Wherever one’s head and heart ultimately lie, the gravity of the holiday itself somehow brings a period of reflection and perspective. How fortunate we all are to be here and now, living, experiencing and doing.
Cynicism, judgement and self-importance may dominate the other months, but come late November, the nation hits its “wake zone”. The year has a way of coasting to a close. From there hope and promise are abound as the final calendar page turns.
As supporters of the University of Miami, a handful of insider-only mantras have been berthed over the years. It’s a Canes thing … you wouldn’t understand. U Family. Us against the world. The U invented swagger. I stand with The U.
Slogans that sell t-shirts and garner high-fives from like-minded fans on game day. Right now, when this program needs those phrase to take full action, words are out-speaking actions.
Ten years of failed expectations has unfairly been lumped directly on this current team and coaching staff. Judgment is clouded, words are harsh and support is far from undying.
A forced agenda, rooted in the fact that Miami should be “back”, instead of logically accepting and processing why it isn’t. Comparisons, unfair timelines and parallels drawn to turnarounds made by past Hurricanes squads, though circumstances are completely unique.
Understandably, the focus as of late has been a porous defense and three-game losing streak. Florida State, who appears title-game-bound, was forgivable, but those yards given up to Virginia Tech and Duke? Blasphemy.
The Hurricanes were “supposed” to win the Coastal Division and reach the ACC title game this year—not because talent, depth and experienced proved so, but simply because folks have grown tired of waiting and the drought has gone on long enough.
For those who continue beating the drum that Miami “should” be back, the question remains, based on what?
“WANTING” VERSUS “DESERVING” ARE NIGHT VERSUS DAY
Larry Coker left Randy Shannon a program that went 25-12 his final three years and was months removed from a 40-3 postseason beat down, courtesy of LSU. From there, Shannon stumbled to 28-23 before Al Golden was brought in and asked to get it right.
Coker was tossed the keys to the hot rod he eventually totaled and Shannon set it on fire it. Golden was then given a can of Bondo and a running clock regarding getting it race-worthy again—and not enough folks see that as unfair.
Golden hustled to save the 2011 recruiting class—which had only four verbal commits when Shannon was let go the previous December. By February, 19 kids joined the Miami program, though the class reeked of last-ditch effort as a new leader had less than two months to sell, close and deliver.
Four months later, a recently-graduated cornerback acknowledged the elephant in the room regarding UM’s broken culture.
In my early years at UM, there were guys who were freshmen who acted like adults—Jon Beason, Teraz McCray, Greg Olsen. When I was a senior last year, some sophomores and juniors acted like freshmen. Guys would do silly stuff like pulling their pants down, wearing crazy stuff. Guys would come late to meetings. They would schedule appointments and not show up or listen to iPods in class. I was always told by academic advisors to talk to [teammates]. Some kids got worse after they got here. People were purposely doing stuff to mock Randy Shannon or do their own thing. Coach Shannon tried to make sure guys went to class and presented themselves well. But as soon as he turned his back, they would do what they wanted. There are a lot of guys who didn’t produce, and how they act off the field has a lot to do with it. That has to change.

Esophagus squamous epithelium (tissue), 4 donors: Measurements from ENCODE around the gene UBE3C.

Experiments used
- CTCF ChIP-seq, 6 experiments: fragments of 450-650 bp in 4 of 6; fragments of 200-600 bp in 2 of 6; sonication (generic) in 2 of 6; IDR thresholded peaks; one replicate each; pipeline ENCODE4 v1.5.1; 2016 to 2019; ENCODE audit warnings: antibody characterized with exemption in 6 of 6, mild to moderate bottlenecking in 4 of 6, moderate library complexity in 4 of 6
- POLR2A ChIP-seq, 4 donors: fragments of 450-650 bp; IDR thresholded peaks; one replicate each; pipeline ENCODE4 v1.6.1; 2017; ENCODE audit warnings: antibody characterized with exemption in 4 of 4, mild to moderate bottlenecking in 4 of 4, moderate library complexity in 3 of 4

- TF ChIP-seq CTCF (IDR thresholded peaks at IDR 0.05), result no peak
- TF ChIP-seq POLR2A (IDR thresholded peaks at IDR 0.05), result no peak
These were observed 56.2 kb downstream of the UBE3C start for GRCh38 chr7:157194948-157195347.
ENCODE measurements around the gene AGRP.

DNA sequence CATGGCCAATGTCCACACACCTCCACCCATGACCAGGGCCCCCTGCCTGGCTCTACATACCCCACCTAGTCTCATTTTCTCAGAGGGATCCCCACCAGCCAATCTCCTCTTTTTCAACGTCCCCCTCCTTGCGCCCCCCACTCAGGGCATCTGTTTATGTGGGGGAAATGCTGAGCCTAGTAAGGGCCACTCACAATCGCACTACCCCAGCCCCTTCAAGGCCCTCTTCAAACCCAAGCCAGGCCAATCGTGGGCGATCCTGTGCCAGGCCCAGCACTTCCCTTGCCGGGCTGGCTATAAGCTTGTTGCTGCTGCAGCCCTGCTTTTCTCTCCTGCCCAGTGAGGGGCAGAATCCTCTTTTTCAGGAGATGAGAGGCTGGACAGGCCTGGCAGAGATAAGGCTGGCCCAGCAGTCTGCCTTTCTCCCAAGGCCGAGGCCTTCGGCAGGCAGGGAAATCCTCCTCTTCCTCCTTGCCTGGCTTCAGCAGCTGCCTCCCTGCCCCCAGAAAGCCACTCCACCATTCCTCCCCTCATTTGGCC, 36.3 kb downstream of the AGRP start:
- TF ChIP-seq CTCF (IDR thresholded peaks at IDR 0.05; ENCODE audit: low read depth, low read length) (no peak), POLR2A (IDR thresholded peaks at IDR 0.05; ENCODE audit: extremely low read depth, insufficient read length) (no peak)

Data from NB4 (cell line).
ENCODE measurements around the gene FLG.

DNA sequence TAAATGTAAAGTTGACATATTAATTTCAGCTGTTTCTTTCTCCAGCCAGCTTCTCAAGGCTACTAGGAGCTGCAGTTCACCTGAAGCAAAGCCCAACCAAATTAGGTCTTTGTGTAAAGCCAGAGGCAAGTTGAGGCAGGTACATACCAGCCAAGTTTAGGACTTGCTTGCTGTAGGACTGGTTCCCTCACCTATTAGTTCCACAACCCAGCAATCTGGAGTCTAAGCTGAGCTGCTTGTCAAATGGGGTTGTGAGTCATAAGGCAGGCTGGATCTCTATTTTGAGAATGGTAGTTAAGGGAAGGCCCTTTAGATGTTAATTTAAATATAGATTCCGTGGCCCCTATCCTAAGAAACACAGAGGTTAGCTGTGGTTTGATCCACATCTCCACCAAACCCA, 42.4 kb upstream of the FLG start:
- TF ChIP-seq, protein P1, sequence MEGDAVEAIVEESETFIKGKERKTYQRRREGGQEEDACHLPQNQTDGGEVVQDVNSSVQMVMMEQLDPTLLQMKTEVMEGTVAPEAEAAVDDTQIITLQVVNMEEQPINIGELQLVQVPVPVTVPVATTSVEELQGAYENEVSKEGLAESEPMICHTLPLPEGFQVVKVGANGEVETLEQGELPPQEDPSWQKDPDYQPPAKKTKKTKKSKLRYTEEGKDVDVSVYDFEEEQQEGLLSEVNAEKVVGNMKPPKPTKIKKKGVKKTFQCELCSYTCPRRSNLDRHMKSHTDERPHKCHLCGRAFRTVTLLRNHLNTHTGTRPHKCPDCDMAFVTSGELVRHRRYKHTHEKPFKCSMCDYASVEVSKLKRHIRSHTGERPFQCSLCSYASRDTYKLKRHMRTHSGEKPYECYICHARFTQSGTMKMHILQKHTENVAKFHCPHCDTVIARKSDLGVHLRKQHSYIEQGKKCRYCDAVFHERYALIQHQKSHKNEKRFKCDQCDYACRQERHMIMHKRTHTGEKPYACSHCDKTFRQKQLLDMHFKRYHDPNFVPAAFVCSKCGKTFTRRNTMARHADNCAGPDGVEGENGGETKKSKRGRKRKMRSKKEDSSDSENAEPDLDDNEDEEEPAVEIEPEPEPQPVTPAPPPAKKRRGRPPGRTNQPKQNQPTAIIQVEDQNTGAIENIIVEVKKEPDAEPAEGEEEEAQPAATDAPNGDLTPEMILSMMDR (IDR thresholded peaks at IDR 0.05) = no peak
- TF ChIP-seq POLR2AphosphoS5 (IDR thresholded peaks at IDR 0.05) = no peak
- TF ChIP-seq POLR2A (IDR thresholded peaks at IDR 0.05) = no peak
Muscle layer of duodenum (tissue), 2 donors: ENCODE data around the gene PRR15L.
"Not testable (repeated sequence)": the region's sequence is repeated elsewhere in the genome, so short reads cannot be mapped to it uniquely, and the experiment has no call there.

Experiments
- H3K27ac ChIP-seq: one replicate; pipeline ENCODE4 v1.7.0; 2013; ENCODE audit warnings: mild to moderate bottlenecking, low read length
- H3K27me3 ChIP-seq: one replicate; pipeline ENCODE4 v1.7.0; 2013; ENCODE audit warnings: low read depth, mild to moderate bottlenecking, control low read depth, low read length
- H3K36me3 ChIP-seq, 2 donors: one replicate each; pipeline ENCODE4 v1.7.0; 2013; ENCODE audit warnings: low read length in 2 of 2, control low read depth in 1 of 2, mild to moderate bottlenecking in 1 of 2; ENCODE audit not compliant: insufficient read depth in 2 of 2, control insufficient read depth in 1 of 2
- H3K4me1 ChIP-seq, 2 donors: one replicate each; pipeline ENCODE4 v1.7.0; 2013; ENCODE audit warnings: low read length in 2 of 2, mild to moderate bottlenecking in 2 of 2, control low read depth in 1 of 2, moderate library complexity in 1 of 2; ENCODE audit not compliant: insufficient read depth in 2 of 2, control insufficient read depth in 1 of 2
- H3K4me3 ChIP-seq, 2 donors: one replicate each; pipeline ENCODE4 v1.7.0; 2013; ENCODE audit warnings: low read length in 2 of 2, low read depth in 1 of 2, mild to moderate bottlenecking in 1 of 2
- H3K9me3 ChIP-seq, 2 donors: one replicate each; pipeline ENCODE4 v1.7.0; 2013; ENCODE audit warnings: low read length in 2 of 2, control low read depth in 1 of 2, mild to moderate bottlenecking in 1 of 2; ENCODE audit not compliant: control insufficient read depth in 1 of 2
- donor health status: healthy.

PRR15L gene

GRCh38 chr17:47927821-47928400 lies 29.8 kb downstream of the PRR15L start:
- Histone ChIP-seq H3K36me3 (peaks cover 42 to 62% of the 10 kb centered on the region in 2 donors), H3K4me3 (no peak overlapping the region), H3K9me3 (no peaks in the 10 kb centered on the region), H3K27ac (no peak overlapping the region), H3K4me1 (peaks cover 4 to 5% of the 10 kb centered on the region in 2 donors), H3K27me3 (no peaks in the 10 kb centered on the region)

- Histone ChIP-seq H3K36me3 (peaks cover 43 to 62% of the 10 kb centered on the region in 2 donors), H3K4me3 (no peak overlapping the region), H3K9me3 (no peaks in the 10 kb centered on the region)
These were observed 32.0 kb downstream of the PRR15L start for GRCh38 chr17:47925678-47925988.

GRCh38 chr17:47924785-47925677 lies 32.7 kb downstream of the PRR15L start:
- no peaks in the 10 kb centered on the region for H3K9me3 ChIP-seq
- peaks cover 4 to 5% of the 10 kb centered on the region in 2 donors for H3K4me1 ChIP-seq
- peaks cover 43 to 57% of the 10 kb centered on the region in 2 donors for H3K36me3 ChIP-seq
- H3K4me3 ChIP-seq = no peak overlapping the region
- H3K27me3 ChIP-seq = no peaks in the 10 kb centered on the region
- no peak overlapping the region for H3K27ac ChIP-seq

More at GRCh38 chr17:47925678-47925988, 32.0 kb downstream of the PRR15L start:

Ryan Hill never lived up to the hype on the field, but soon as his playing days were over, called it like it was in eye-opening fashion.
Hill went on to explain that Golden had “a problem on his hands” regarding a culture of insubordination and a bunch of pot-smokers more interested in a sideline snowball fight, than the fact that Notre Dame was pummeling Miami in a mid-tier bowl game.
Two months after Hill’s revelation, Charles Robinson and Yahoo! Sports dropped an atom bomb and began spinning jailhouse tales from a jaded Ponzi-schemer intent on destroying the Hurricanes’ football program. Hello NCAA investigation.
Somewhere in those two-plus years that dark cloud hovered over “The U”, this fan base forgot how scared-straight it was in back in August 2011 when the news was first delivered.
TWO-PLUS YEARS OF HELL ARE FINALLY OVER
Whether Nevin Shaprio was speaking truth or falsities, perception was reality, the media was screaming “death penalty” and a program damn-near life support looked like it had reached a tipping point.
Forget ultimate success, back then most of us were hoping UM would merely survive.
From begging and pleading two years ago that Miami would live to see another day, to a sense of entitlement that these Hurricanes should again be a contender—just like that, with little attention paid to the past half decade of disaster and mediocrity. How soon we forget.
In all the fan-fueled frustration, where is there regard for the 36 players who left this program between 2010 and 2012, recruited either by a coach who didn’t know better, or a new one forced to take chances as he needed bodies and had few options?
This impatience, know-it-all approach and frustration feels a whole lot like fifteen years ago, when Pell Grant fraud rocked this program and frustration was also at an all-time high.
Those throwing barbs at Golden and defensive coordinator Mark D’Onofrio are effectively the same group who tried to run Butch Davis out of town in the late nineties.